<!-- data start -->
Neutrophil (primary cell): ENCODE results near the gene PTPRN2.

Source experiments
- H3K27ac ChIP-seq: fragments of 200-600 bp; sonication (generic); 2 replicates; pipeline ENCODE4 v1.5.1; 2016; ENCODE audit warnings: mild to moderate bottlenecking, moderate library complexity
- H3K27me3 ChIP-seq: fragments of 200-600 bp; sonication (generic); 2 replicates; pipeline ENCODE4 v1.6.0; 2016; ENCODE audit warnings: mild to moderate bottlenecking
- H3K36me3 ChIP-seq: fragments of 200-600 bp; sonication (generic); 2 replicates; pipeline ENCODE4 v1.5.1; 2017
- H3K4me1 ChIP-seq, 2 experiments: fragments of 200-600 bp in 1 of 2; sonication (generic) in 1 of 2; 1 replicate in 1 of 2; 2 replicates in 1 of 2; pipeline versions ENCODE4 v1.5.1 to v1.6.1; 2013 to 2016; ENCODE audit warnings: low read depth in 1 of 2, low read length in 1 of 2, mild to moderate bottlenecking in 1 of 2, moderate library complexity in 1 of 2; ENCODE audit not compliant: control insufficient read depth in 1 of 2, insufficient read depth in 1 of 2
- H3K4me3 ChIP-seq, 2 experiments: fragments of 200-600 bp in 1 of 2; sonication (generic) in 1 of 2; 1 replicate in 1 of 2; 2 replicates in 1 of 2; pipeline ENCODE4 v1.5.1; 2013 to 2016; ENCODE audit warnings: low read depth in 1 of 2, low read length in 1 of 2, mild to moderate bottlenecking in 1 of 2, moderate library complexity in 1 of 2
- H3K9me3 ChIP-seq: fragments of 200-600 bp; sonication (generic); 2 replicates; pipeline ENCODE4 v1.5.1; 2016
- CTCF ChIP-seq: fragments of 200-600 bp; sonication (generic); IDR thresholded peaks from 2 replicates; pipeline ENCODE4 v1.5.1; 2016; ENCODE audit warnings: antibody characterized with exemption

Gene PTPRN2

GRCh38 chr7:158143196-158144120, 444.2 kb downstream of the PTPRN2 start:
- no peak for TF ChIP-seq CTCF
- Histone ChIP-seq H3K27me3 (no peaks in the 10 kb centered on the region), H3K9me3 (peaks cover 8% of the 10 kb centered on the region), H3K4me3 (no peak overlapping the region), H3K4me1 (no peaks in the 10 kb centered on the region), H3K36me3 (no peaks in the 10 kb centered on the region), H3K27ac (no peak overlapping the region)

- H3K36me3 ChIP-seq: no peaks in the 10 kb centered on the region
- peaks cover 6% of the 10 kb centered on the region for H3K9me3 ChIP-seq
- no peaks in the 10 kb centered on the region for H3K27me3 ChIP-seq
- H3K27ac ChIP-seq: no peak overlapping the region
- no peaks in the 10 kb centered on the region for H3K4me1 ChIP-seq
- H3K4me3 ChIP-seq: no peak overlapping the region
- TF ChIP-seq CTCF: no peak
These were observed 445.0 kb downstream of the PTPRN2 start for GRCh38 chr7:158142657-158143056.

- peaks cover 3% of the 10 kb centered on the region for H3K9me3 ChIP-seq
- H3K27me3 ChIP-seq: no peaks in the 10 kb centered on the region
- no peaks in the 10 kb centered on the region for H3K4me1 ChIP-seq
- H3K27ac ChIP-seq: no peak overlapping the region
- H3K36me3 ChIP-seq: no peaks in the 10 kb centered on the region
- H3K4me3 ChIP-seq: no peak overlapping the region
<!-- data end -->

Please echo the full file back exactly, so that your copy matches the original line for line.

Neutrophil (primary cell): ENCODE results near the gene PTPRN2.

Source experiments
- H3K27ac ChIP-seq: fragments of 200-600 bp; sonication (generic); 2 replicates; pipeline ENCODE4 v1.5.1; 2016; ENCODE audit warnings: mild to moderate bottlenecking, moderate library complexity
- H3K27me3 ChIP-seq: fragments of 200-600 bp; sonication (generic); 2 replicates; pipeline ENCODE4 v1.6.0; 2016; ENCODE audit warnings: mild to moderate bottlenecking
- H3K36me3 ChIP-seq: fragments of 200-600 bp; sonication (generic); 2 replicates; pipeline ENCODE4 v1.5.1; 2017
- H3K4me1 ChIP-seq, 2 experiments: fragments of 200-600 bp in 1 of 2; sonication (generic) in 1 of 2; 1 replicate in 1 of 2; 2 replicates in 1 of 2; pipeline versions ENCODE4 v1.5.1 to v1.6.1; 2013 to 2016; ENCODE audit warnings: low read depth in 1 of 2, low read length in 1 of 2, mild to moderate bottlenecking in 1 of 2, moderate library complexity in 1 of 2; ENCODE audit not compliant: control insufficient read depth in 1 of 2, insufficient read depth in 1 of 2
- H3K4me3 ChIP-seq, 2 experiments: fragments of 200-600 bp in 1 of 2; sonication (generic) in 1 of 2; 1 replicate in 1 of 2; 2 replicates in 1 of 2; pipeline ENCODE4 v1.5.1; 2013 to 2016; ENCODE audit warnings: low read depth in 1 of 2, low read length in 1 of 2, mild to moderate bottlenecking in 1 of 2, moderate library complexity in 1 of 2
- H3K9me3 ChIP-seq: fragments of 200-600 bp; sonication (generic); 2 replicates; pipeline ENCODE4 v1.5.1; 2016
- CTCF ChIP-seq: fragments of 200-600 bp; sonication (generic); IDR thresholded peaks from 2 replicates; pipeline ENCODE4 v1.5.1; 2016; ENCODE audit warnings: antibody characterized with exemption

Gene PTPRN2

GRCh38 chr7:158143196-158144120, 444.2 kb downstream of the PTPRN2 start:
- no peak for TF ChIP-seq CTCF
- Histone ChIP-seq H3K27me3 (no peaks in the 10 kb centered on the region), H3K9me3 (peaks cover 8% of the 10 kb centered on the region), H3K4me3 (no peak overlapping the region), H3K4me1 (no peaks in the 10 kb centered on the region), H3K36me3 (no peaks in the 10 kb centered on the region), H3K27ac (no peak overlapping the region)

- H3K36me3 ChIP-seq: no peaks in the 10 kb centered on the region
- peaks cover 6% of the 10 kb centered on the region for H3K9me3 ChIP-seq
- no peaks in the 10 kb centered on the region for H3K27me3 ChIP-seq
- H3K27ac ChIP-seq: no peak overlapping the region
- no peaks in the 10 kb centered on the region for H3K4me1 ChIP-seq
- H3K4me3 ChIP-seq: no peak overlapping the region
- TF ChIP-seq CTCF: no peak
These were observed 445.0 kb downstream of the PTPRN2 start for GRCh38 chr7:158142657-158143056.

- peaks cover 3% of the 10 kb centered on the region for H3K9me3 ChIP-seq
- H3K27me3 ChIP-seq: no peaks in the 10 kb centered on the region
- no peaks in the 10 kb centered on the region for H3K4me1 ChIP-seq
- H3K27ac ChIP-seq: no peak overlapping the region
- H3K36me3 ChIP-seq: no peaks in the 10 kb centered on the region
- H3K4me3 ChIP-seq: no peak overlapping the region